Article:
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by Mike Masnick


Filed Under:
california, liability, spam



California Appeals Court Says Company Can Be Held Liable For Spam It Didn't Write Or Know About

from the that-doesn't-make-any-sense dept

In a ruling that Eric Goldman correctly refers to as "divorced from reality," a California Appeals court has ruled that two advertising firms can be held liable for actions done by their affiliates (and sub-affiliates). In this case, these sub-affiliates sent out spam, advertising things on behalf of the defendants in the case. There were a few legal questions raised by the case, including yet another attempt to see if CAN SPAM really pre-empts state anti-spam laws, which are interesting, but which we won't discuss right now. Instead, I wanted to focus on that one key issue of putting the blame on a company for what a third party does.

This is a key point that we've been raising a lot around here lately, as more and more people look to blame third parties, often because it's (a) easier and (b) those third parties have more money. While I recognize that we all get annoyed by spam, a ruling of this nature is completely misdirected. It means that if you want to get a company in trouble, just send spam advertising their stuff to California residents. Now those firms are liable for your statements even if it had no idea that you were doing this. Goldman warns that this ruling will "generate lots more of wasteful profit-seeking litigation."

Both Venkat and Eric in the link above question how this ruling could survive a Section 230 analysis -- which should present a perfectly valid safe harbor for the two firms in question. It's not clear if either firm even raised a Section 230 defense, but even without that, I'm troubled by the fact that the court didn't seem to comprehend that it was blaming a company for actions of someone they have no control over. The court -- incorrectly -- claims that this could lead to "take a more active role in supervising" actions of affiliates, but as Eric points out, the strict liability standard put forth by the court means that no matter how active a role they take, if one spam message slips through, they're still liable. That doesn't lead to a more active role in supervising, it leads companies to dump such programs altogether:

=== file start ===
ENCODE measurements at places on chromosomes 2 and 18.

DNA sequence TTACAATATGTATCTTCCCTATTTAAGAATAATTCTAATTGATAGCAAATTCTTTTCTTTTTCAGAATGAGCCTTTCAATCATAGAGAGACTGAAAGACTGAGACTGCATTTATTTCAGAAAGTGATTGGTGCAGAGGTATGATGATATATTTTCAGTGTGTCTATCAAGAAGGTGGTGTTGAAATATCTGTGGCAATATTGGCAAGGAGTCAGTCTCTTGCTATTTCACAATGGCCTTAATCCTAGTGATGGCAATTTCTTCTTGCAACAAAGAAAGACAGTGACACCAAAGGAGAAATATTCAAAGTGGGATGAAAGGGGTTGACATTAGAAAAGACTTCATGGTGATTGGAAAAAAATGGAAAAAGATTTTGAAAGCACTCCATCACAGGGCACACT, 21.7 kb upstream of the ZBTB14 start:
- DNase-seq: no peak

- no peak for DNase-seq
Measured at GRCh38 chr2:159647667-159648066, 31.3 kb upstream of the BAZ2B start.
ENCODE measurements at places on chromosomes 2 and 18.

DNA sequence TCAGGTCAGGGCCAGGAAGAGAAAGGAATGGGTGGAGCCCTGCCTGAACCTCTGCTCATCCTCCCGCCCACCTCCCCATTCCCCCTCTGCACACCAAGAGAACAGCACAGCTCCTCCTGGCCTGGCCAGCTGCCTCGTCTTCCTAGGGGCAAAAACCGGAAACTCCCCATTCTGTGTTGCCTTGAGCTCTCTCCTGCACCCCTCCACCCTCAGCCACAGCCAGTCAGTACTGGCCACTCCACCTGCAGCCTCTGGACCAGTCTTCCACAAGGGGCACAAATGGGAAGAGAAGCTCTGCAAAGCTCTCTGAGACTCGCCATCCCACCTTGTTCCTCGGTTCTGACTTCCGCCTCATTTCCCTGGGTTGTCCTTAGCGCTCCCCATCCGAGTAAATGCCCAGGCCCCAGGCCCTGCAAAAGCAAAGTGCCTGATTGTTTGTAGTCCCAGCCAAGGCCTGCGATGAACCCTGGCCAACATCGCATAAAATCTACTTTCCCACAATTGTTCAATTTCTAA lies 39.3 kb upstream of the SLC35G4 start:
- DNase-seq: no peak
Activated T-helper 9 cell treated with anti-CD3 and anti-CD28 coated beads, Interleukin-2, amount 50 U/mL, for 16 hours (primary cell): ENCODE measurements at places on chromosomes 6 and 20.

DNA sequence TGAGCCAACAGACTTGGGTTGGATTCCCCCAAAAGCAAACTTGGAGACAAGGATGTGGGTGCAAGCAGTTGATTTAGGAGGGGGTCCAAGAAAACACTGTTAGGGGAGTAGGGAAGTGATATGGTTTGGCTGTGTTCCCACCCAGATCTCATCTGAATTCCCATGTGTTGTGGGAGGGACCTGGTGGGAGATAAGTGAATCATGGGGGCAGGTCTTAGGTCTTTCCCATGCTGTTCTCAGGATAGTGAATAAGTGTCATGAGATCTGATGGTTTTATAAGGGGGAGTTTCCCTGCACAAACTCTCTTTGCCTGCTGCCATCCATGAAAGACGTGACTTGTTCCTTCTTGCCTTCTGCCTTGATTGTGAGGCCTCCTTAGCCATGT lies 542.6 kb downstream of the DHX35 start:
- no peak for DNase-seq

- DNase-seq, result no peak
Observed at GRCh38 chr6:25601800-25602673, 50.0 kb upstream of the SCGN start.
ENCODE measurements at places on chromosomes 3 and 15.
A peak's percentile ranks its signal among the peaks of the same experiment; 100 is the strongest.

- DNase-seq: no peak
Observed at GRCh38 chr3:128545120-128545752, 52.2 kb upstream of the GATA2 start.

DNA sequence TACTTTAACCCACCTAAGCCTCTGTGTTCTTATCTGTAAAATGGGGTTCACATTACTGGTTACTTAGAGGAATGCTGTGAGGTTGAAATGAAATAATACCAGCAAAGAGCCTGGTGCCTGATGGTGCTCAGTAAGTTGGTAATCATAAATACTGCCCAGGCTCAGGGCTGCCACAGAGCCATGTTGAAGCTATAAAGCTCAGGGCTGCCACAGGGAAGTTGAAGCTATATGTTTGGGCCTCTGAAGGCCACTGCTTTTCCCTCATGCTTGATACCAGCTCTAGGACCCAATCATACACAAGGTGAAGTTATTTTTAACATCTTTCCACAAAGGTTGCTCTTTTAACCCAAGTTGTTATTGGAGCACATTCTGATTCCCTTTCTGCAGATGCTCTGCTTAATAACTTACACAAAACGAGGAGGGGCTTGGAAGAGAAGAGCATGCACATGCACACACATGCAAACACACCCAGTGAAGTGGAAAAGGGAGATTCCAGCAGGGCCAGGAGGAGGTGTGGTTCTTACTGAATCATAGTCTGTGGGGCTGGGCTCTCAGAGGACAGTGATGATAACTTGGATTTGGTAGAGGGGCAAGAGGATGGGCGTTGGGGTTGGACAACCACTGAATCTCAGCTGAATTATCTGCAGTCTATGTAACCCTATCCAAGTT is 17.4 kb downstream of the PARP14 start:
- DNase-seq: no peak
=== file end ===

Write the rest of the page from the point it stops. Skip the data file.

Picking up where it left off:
Because of strict liability, even advertisers who undertake substantial efforts to police their affiliate network ARE STILL LIABLE FOR ANY PROBLEMS CREATED BY AFFILIATES. Maybe the court got confused about what it meant to impose STRICT LIABILITY. In reality, many advertisers won't rely on affiliates at all if they are strictly liable for what they do. I bet this court would view that as a perfectly fine outcome, but the it's disingenuous to say that strict liability will ratchet up the policing effort. A negligence standard might have done that; strict liability squashes the endeavor altogether.
This is definitely a worrisome trend, as we've seen a growing number of courts get tripped up on ideas surrounding third party liability, not recognizing the consequences of those rulings.

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  1. icon
    Bill Silverstein (profile), 21 Jan 2011 @ 11:24am

    Extreme Hyperbole

    First of all, this is on DECEPTIVE headers and subject lines, so there is already a wrong and a violation of the I-CAN-SPAM Act.

    Second, under 17529.5, there is a provision for reduction of damages, if there are preventative measures in place.

    Third, the reality is that most companies that hire spammers will have a policy prohibiting it, but do nothing to enforce that policy. In a case that I am litigating, the Defendants David Szpak and Emmanuel Gurtler decided not to check any of their affiliates, accept defaults judgments on prior lawsuits (totaling over $300k USD). Even after the judgments were satisfied by seizing monies from accounts, they never bothered sending an e-mail or making a phone call to the plaintiffs in those cases to ask which affiliate.

    Fourth, in my current litigation, one of the identified affiliates is Yambo Financials (listed on ROSKO since 2004 and associated with Child porn and fake canadian drugs), which turned out to have 17 different affiliate IDs that shared banking/epassport accounts. In fact, Gurtler claimed that once they learned of this, they terminated this "affiliate" but that was a lie, and they didn't terminate all 17 different aliases for this "affiliate."

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